A new U.S. spy satellite launched into space Monday afternoon (April 26) on the mightiest rocket built by the United Launch Alliance (ULA): the massive Delta IV Heavy (opens in new tab).
The behemoth blasted off at 4:47 p.m. EST (2047 GMT) from Space Launch Complex 6 at Vandenberg Air Force Base (opens in new tab) in California, carrying the classified NROL-82 satellite into orbit for the National Reconnaissance Office (NRO).
Delta IV engineer Rob Kesselman "confirmed the successful completion of the early phase of today's flight and all systems continue to operate nominally," launch commentator Caroline Kirk said during a webcast of the launch.
Video: Delta IV Heavy rocket launches spy satellite from California (opens in new tab)
Related: Spy satellite NROL-71 soars on secret mission atop Delta IV Heavy (opens in new tab)
ULA, a 50-50 joint venture between Lockheed Martin and Boeing, has only four remaining Delta IV Heavy rockets in its fleet. All of those are assigned to launch missions for the NRO, with two launches from California (including today's mission) and the remaining two to launch from Florida.
The Delta IV Heavy is currently the most powerful rocket in ULA's fleet. Fueled by 465,000 gallons (1.76 million liters) of superchilled liquid hydrogen and liquid oxygen, the mega launcher consists of three common core boosters that generate more than 2 million pounds of thrust.
The Delta family of rockets also included two single-stick versions: the Delta II and the Delta IV Medium. (ULA previously retired the Delta II rocket (opens in new tab) in 2018 and its Delta IV Medium (opens in new tab) in 2019.)
Monday's liftoff marked the 13th flight of a Delta IV Heavy rocket since its debut in 2004 and features one of only four Delta IV rockets remaining. ULA plans to retire the launcher before rolling out its next-generation vehicle, the Vulcan Centaur (opens in new tab). That launcher is estimated to debut later this year.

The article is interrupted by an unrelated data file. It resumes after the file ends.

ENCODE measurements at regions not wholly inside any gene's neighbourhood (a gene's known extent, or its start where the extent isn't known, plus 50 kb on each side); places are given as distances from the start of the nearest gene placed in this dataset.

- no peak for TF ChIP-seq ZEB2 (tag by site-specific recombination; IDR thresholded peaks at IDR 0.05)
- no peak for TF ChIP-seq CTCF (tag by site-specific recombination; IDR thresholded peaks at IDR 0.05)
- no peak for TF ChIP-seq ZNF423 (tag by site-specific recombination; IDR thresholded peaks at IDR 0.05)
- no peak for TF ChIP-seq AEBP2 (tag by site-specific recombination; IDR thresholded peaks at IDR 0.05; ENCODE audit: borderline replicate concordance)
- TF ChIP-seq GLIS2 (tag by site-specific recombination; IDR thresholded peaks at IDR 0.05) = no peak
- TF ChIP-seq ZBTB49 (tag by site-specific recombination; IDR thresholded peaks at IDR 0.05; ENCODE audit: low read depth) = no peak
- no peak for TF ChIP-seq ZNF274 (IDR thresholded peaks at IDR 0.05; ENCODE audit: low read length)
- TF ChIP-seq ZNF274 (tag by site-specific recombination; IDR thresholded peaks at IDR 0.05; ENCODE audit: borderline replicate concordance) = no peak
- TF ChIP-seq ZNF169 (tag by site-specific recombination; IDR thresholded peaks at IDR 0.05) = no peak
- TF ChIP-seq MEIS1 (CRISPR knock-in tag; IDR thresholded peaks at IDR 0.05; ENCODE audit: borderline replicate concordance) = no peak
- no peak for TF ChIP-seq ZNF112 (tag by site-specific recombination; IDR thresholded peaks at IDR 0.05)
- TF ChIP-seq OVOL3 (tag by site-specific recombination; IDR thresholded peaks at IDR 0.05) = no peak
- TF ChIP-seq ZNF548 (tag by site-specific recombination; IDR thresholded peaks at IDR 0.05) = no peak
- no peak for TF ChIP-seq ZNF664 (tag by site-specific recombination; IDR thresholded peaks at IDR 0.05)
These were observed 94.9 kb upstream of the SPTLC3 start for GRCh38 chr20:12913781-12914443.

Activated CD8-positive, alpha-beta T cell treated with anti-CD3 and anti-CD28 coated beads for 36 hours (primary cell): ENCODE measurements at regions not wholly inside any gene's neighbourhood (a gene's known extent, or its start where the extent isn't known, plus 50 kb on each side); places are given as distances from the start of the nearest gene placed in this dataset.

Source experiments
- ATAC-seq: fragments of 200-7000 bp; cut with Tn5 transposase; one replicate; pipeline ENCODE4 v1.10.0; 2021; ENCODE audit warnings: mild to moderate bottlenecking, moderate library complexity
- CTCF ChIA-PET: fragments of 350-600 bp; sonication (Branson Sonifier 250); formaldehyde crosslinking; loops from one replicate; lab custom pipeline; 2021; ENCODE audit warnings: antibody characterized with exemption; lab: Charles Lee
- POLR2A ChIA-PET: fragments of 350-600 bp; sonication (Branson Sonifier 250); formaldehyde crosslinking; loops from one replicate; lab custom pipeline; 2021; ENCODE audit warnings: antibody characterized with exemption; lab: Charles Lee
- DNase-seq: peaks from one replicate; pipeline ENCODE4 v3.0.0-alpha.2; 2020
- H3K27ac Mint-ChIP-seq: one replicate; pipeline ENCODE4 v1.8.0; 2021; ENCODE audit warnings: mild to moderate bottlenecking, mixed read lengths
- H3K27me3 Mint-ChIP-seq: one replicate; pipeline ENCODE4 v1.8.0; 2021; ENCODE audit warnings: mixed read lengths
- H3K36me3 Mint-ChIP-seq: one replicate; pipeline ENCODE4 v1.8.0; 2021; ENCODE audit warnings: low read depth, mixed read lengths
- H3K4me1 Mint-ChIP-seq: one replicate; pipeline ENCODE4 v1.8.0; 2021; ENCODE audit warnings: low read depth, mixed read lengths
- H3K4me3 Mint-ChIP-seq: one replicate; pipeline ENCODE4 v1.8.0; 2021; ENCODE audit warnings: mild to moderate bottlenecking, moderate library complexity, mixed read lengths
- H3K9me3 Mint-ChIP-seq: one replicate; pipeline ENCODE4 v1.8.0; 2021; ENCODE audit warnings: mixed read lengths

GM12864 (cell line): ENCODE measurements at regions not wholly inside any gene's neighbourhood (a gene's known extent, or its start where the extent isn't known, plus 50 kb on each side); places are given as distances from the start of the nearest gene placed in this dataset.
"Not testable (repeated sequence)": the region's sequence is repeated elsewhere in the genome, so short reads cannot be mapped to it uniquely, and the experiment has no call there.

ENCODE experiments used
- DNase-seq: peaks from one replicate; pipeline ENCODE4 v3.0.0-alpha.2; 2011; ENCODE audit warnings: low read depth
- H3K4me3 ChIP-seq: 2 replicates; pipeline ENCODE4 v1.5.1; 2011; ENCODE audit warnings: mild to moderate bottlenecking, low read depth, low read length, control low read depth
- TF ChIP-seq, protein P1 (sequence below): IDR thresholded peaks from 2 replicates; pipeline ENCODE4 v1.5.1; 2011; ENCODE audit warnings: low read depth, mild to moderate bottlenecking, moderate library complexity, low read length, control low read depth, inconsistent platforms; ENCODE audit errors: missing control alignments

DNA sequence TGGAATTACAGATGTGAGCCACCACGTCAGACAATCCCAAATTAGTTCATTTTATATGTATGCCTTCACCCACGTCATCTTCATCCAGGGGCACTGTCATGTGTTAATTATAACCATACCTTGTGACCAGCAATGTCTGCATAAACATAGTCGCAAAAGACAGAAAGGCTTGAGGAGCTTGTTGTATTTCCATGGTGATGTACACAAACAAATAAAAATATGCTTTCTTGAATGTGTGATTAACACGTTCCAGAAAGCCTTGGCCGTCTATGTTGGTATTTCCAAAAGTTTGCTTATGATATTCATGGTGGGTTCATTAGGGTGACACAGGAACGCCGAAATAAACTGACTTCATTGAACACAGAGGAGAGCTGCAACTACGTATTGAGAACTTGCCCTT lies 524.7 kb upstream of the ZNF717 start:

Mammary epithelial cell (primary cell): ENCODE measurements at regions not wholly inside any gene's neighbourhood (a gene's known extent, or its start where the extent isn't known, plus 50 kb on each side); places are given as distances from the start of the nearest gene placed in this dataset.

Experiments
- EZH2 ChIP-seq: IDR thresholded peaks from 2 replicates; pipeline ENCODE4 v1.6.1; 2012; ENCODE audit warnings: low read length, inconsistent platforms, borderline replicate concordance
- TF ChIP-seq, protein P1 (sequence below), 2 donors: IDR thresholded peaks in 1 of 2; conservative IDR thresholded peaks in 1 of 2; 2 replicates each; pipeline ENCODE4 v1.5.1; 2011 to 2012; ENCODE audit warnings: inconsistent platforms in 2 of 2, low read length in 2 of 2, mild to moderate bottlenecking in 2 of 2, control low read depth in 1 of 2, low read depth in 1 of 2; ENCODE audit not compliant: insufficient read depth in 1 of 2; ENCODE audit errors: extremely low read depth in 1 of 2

Shortly before the launch countdown began, the 330-foot-tall (100 meters) shroud encasing the rocket — called the Mobile Service Tower, or MST — rolled away, exposing the colossal vehicle, which stands 233 feet (71 m) tall and measures approximately 53 feet (16 m) wide.
Of the previous 12 Delta IV Heavy missions, eight carried NRO payloads. Some of the vehicle's other notable missions launched NASA's Orion capsule (opens in new tab) on an uncrewed test flight to Earth orbit in 2014 and the agency's Parker Solar Probe (opens in new tab) in 2018 on a mission to study the sun.
Preparations for this launch began in February as ULA raised the rocket on the pad at SLC-6. Since then, the team has completed a wet dress rehearsal, where they load the rocket with fuel and simulated launch procedures to ensure that the rocket’s systems are working properly.
Earlier this month, the payload was installed atop the rocket. This mission marked the ninth time a Delta IV blasted off from SLC-6, which was originally designed as a place for space shuttles (opens in new tab) to launch from the West Coast.
The NROL-82 mission was ULA's first launch of 2021. If the rest of its launch schedule goes as planned, the company could conduct as many as 10 missions before the end of year. (ULA launched a total of six times in 2020, including the launch of the Mars Perseverance rover (opens in new tab).)
After the Delta's retirement, ULA will rely on its upcoming Vulcan Centaur rocket to launch its future national security missions, which is estimated to come online later this year.
Follow Amy Thompson on Twitter @astrogingersnap. Follow us on Twitter @Spacedotcom or Facebook.